Putin says West trying to ‘cancel’ Russian culture

Vladimir Putin compares the cancellation of Russian cultural events over the Ukraine war to Nazi book burnings.

President Vladimir Putin has accused the West of trying to cancel Russian culture, including the works of great composers such as Pyotr Tchaikovsky, Dmitri Shostakovich and Sergei Rachmaninoff.

At a televised meeting with leading cultural figures on Friday, Putin compared the cancellation of a number of Russian cultural events in recent weeks with the actions of Nazi Germany in the 1930s.

“Today, they are trying to cancel a thousand-year-old country,” Putin said.

“I am talking about the progressive discrimination against everything connected with Russia, about this trend that is unfolding in a number of Western states, with the full connivance and sometimes with the encouragement of Western elites,” Putin added.

“The proverbial ‘cancel culture’ has become a cancellation of culture,” Putin said, adding that works by Russian composers were being excluded from concerts and books by Russian authors were being “banned”.

“The last time such a mass campaign to destroy unwanted literature was carried out was by the Nazis in Germany almost 90 years ago … books were burned right on the squares,” Putin said.

Since Putin sent Russian troops into Ukraine on February 24, the West has piled sanctions on Moscow that have seen Russia increasingly isolated, politically and financially, and extending to spheres such as sports and culture.

Speaking about “cancel culture”, Putin singled out British author JK Rowling, who was criticised following controversial tweets about transgender people.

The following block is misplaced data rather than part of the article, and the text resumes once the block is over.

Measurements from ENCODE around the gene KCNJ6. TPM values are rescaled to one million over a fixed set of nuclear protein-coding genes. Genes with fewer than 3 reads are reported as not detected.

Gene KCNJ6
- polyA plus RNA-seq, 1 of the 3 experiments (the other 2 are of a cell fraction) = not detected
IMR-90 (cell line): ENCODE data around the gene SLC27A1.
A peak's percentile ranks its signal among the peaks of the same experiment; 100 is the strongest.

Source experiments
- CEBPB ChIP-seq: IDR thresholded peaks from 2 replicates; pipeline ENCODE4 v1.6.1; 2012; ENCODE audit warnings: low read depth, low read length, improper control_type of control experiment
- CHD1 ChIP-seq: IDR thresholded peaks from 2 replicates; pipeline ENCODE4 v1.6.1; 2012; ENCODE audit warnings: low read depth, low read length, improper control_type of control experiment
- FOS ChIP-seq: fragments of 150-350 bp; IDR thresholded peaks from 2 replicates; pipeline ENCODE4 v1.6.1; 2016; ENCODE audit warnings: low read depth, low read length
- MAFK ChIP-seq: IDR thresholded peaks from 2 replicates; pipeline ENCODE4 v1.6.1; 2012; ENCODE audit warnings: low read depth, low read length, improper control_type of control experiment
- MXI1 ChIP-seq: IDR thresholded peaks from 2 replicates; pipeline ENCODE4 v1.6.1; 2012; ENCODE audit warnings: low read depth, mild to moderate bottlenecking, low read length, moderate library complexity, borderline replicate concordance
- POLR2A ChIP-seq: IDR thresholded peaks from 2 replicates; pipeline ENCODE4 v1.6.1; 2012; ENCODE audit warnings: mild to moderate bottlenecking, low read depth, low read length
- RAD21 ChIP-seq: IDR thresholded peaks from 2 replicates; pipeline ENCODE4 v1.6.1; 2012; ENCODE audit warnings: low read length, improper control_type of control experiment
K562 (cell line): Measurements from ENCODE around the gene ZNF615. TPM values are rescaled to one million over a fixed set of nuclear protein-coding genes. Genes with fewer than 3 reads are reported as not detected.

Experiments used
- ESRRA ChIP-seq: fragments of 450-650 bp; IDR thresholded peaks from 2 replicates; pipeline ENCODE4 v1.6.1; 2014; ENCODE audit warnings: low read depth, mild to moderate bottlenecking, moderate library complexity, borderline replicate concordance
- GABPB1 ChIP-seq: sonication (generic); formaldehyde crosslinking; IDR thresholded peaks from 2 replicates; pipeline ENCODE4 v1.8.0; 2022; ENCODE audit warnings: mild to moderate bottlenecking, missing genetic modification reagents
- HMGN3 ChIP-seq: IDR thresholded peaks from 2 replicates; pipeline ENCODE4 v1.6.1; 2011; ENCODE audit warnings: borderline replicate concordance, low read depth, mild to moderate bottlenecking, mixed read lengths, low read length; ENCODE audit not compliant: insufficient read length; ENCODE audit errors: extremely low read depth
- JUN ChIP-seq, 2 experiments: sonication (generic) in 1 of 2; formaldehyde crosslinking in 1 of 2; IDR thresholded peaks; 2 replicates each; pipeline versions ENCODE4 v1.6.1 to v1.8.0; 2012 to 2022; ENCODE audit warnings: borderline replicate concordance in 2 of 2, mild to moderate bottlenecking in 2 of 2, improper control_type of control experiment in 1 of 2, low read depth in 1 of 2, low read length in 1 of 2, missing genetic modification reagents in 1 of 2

“Not so long ago children’s author JK Rowling was cancelled because she, a writer of books that have sold millions of copies around the world, didn’t please fans of so-called ‘gender freedoms’,” Putin said.

 

A number of events involving Russian cultural figures who have voiced support for the war have been cancelled, including some involving Valery Gergiev, general director of the St Petersburg Mariinsky Theatre, who spoke to Putin during Friday’s meeting.

Gergiev has been dismissed as chief conductor of the Munich Philharmonic and lost the chance to conduct at Milan’s La Scala after he failed to condemn Russia’s invasion.

A much smaller number of events have been cancelled due to their association with dead Russian cultural figures, with the Cardiff Philharmonic Orchestra dropping a Tchaikovsky piece from its programme and media reports saying similar moves were taken by orchestras in Japan and Croatia.

Spain’s Teatro Real, one of Europe’s major opera houses, cancelled performances later this year by Russia’s Bolshoi Ballet. Auction houses Christie’s, Sotheby’s and Bonhams have cancelled sales of Russian art in London.

The Cardiff Philharmonic said it was subject to “hate speech and vicious comments” after cancelling a performance of Tchaikovsky’s 1812 Overture earlier this month.

“Basic humanity takes precedence over art and history,” the orchestra said in a Facebook post.

“When the humanitarian crisis is over the discussion about ‘woke’ and ‘cancel culture’ can have its place.”

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